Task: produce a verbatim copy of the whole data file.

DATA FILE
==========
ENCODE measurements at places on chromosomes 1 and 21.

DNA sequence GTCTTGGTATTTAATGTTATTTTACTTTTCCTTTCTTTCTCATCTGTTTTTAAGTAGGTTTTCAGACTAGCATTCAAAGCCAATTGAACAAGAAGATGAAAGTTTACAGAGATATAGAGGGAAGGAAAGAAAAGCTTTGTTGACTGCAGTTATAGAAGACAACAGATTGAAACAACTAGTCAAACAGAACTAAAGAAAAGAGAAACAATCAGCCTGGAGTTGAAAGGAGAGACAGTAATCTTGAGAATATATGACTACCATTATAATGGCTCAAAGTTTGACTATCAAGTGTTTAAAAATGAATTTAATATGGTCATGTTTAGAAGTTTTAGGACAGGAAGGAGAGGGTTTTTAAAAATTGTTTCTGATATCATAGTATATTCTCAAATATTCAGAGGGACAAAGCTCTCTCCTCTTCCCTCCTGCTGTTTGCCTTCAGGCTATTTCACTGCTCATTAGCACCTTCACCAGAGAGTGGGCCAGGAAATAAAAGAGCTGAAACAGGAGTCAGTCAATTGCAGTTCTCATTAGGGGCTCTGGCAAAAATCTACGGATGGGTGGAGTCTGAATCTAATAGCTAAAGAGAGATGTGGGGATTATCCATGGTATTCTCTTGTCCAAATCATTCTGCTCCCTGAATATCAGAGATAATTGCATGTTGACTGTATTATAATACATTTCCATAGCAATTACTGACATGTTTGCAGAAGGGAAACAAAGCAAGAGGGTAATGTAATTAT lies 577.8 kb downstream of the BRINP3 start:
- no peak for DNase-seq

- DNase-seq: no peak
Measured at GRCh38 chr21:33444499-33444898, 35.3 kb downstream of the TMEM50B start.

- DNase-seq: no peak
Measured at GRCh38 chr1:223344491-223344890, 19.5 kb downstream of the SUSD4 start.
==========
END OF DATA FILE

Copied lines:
ENCODE measurements at places on chromosomes 1 and 21.

DNA sequence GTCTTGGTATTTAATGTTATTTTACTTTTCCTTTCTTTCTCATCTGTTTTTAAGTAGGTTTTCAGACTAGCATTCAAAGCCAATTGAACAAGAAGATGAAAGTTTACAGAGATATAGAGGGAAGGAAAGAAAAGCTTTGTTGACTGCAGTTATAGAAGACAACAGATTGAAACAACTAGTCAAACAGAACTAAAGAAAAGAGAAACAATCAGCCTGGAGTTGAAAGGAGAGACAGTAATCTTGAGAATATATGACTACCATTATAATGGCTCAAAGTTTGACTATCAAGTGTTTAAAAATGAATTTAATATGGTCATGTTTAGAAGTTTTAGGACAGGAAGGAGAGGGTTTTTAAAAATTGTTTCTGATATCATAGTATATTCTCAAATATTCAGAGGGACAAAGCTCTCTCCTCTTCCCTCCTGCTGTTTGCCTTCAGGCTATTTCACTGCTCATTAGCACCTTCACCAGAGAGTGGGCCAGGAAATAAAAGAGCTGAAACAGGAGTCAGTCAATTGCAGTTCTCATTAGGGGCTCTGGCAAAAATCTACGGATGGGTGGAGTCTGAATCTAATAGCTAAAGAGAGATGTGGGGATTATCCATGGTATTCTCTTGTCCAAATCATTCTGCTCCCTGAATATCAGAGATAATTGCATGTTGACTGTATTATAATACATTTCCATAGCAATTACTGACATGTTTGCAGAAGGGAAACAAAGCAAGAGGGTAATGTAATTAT lies 577.8 kb downstream of the BRINP3 start:
- no peak for DNase-seq

- DNase-seq: no peak
Measured at GRCh38 chr21:33444499-33444898, 35.3 kb downstream of the TMEM50B start.

- DNase-seq: no peak
Measured at GRCh38 chr1:223344491-223344890, 19.5 kb downstream of the SUSD4 start.